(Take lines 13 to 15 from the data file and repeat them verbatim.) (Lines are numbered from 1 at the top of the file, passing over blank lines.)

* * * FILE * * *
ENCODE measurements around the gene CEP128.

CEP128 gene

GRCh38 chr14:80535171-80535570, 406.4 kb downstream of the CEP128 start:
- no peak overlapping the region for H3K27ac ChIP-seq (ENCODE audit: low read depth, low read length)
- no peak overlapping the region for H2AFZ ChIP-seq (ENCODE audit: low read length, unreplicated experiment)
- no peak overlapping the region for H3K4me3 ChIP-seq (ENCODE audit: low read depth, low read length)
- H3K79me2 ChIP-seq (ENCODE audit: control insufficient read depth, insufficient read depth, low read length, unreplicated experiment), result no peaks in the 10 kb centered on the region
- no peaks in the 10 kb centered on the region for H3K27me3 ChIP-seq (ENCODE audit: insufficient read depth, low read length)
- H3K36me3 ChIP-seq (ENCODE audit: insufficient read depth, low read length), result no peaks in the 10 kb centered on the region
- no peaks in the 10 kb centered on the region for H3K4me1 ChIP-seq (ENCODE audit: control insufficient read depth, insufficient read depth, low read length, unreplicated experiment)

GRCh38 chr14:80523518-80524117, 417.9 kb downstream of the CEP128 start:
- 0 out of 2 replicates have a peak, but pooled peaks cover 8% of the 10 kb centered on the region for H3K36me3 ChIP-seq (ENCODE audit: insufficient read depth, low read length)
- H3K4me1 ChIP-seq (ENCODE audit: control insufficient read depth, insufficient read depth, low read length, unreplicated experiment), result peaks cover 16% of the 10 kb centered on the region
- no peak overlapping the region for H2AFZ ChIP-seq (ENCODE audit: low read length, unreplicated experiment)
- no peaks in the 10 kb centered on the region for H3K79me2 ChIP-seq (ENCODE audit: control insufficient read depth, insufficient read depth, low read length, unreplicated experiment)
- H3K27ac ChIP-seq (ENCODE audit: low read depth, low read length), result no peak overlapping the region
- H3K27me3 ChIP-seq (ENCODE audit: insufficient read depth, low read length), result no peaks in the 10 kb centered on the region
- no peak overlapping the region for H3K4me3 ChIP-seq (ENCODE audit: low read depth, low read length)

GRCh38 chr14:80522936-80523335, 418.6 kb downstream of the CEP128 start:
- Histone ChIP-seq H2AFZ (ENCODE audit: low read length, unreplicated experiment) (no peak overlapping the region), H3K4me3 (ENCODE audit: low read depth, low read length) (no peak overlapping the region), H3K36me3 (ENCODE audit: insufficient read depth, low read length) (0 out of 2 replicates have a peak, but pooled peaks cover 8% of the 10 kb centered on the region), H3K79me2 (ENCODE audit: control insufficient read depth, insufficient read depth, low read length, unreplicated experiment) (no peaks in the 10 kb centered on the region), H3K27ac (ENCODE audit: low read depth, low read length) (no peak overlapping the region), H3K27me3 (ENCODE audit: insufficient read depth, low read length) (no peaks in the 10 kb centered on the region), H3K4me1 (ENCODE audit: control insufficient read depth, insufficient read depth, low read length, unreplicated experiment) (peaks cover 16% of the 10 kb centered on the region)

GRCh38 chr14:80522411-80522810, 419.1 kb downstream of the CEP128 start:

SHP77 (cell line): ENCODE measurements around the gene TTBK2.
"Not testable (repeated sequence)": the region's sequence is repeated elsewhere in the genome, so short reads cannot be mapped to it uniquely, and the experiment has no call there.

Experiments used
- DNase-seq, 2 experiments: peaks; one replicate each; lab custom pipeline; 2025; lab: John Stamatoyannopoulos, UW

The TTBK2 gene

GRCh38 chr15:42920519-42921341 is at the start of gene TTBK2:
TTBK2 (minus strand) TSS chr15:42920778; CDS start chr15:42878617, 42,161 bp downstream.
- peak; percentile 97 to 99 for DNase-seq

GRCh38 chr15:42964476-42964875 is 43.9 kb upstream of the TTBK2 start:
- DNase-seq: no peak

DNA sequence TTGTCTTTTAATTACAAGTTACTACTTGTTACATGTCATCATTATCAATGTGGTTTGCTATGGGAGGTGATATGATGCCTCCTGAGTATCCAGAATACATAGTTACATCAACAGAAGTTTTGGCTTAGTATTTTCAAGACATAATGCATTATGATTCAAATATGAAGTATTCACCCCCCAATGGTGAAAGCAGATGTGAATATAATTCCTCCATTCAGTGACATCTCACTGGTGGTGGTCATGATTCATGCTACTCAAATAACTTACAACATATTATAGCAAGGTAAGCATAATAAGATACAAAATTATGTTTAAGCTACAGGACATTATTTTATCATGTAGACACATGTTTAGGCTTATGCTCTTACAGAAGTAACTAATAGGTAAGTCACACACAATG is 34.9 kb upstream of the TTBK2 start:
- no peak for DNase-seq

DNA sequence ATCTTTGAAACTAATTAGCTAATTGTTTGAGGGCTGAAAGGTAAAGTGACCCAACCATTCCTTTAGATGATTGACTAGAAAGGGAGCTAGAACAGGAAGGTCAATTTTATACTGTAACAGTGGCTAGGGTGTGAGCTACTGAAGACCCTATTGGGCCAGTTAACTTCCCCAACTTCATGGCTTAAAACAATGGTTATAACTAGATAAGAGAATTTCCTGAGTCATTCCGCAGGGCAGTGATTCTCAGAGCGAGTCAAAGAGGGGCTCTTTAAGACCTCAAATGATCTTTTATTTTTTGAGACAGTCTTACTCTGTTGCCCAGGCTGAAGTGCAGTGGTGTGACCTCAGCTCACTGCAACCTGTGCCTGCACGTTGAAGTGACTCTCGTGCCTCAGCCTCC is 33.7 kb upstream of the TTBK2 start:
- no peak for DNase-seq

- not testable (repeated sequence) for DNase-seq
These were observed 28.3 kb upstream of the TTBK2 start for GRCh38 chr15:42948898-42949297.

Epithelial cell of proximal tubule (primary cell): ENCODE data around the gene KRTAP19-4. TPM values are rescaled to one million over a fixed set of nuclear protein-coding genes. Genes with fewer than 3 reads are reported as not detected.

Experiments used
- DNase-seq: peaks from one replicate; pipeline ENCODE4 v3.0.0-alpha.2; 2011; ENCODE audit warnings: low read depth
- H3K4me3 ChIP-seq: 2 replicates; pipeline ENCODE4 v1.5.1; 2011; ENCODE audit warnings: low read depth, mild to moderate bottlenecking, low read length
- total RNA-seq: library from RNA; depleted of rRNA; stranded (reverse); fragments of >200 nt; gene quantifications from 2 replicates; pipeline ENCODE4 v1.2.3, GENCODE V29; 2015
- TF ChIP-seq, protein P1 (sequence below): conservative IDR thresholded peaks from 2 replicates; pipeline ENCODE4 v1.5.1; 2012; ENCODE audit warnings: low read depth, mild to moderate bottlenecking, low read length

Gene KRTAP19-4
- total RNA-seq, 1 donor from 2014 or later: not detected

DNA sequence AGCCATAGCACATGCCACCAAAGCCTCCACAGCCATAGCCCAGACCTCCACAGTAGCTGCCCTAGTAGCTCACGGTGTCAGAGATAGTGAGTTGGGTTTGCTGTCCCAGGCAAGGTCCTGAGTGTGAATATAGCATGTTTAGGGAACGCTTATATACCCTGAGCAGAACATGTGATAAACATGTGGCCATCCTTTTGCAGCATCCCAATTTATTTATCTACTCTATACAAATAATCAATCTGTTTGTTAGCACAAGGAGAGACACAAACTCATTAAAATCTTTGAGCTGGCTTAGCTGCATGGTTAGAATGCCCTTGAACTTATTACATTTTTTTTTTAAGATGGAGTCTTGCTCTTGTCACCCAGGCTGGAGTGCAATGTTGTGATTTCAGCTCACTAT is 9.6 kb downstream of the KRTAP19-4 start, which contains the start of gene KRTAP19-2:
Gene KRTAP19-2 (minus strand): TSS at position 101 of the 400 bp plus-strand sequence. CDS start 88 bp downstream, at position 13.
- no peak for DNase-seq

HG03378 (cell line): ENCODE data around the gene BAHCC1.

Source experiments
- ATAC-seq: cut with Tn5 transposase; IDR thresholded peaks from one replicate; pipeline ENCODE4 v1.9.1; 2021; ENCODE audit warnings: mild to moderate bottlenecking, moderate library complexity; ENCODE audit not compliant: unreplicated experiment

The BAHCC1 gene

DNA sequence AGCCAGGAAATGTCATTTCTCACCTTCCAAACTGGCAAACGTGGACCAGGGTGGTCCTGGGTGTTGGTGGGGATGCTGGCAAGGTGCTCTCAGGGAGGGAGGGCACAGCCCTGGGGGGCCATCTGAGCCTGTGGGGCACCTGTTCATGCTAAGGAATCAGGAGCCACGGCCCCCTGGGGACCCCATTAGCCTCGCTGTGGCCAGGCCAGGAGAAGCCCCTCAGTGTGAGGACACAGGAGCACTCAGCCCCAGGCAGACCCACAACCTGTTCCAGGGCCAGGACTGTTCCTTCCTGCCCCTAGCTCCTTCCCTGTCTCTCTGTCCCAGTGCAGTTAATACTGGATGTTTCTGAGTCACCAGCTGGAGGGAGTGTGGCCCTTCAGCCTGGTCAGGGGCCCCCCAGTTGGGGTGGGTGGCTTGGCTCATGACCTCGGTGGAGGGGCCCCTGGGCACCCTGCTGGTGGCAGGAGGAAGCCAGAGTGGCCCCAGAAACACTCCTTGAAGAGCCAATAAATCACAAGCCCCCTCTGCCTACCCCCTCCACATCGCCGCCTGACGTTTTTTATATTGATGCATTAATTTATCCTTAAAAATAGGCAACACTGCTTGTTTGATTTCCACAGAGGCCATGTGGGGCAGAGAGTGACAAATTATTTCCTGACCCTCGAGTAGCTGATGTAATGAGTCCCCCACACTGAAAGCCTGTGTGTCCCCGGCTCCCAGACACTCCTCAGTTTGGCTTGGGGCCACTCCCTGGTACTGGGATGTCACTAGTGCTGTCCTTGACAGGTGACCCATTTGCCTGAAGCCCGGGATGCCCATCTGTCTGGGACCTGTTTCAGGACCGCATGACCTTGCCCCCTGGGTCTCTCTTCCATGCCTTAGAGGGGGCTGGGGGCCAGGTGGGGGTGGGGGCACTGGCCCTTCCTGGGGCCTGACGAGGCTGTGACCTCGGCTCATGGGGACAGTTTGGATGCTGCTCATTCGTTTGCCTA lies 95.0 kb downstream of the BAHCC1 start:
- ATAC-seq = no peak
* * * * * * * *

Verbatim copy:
- H3K4me1 ChIP-seq (ENCODE audit: control insufficient read depth, insufficient read depth, low read length, unreplicated experiment), result peaks cover 16% of the 10 kb centered on the region
- no peak overlapping the region for H2AFZ ChIP-seq (ENCODE audit: low read length, unreplicated experiment)
- no peaks in the 10 kb centered on the region for H3K79me2 ChIP-seq (ENCODE audit: control insufficient read depth, insufficient read depth, low read length, unreplicated experiment)